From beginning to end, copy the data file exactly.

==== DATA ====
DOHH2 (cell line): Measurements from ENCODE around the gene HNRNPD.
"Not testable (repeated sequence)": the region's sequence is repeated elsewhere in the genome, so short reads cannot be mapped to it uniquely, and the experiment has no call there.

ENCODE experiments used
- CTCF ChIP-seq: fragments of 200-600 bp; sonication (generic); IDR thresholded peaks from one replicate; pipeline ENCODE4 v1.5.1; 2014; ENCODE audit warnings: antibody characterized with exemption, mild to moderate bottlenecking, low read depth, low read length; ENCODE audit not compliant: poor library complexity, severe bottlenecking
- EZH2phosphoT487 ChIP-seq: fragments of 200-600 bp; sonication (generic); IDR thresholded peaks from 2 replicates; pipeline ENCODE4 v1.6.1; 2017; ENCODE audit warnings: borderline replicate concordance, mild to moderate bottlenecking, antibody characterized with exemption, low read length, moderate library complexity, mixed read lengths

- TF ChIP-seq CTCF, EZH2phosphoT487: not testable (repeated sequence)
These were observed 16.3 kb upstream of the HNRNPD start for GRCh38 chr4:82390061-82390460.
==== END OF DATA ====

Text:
DOHH2 (cell line): Measurements from ENCODE around the gene HNRNPD.
"Not testable (repeated sequence)": the region's sequence is repeated elsewhere in the genome, so short reads cannot be mapped to it uniquely, and the experiment has no call there.

ENCODE experiments used
- CTCF ChIP-seq: fragments of 200-600 bp; sonication (generic); IDR thresholded peaks from one replicate; pipeline ENCODE4 v1.5.1; 2014; ENCODE audit warnings: antibody characterized with exemption, mild to moderate bottlenecking, low read depth, low read length; ENCODE audit not compliant: poor library complexity, severe bottlenecking
- EZH2phosphoT487 ChIP-seq: fragments of 200-600 bp; sonication (generic); IDR thresholded peaks from 2 replicates; pipeline ENCODE4 v1.6.1; 2017; ENCODE audit warnings: borderline replicate concordance, mild to moderate bottlenecking, antibody characterized with exemption, low read length, moderate library complexity, mixed read lengths

- TF ChIP-seq CTCF, EZH2phosphoT487: not testable (repeated sequence)
These were observed 16.3 kb upstream of the HNRNPD start for GRCh38 chr4:82390061-82390460.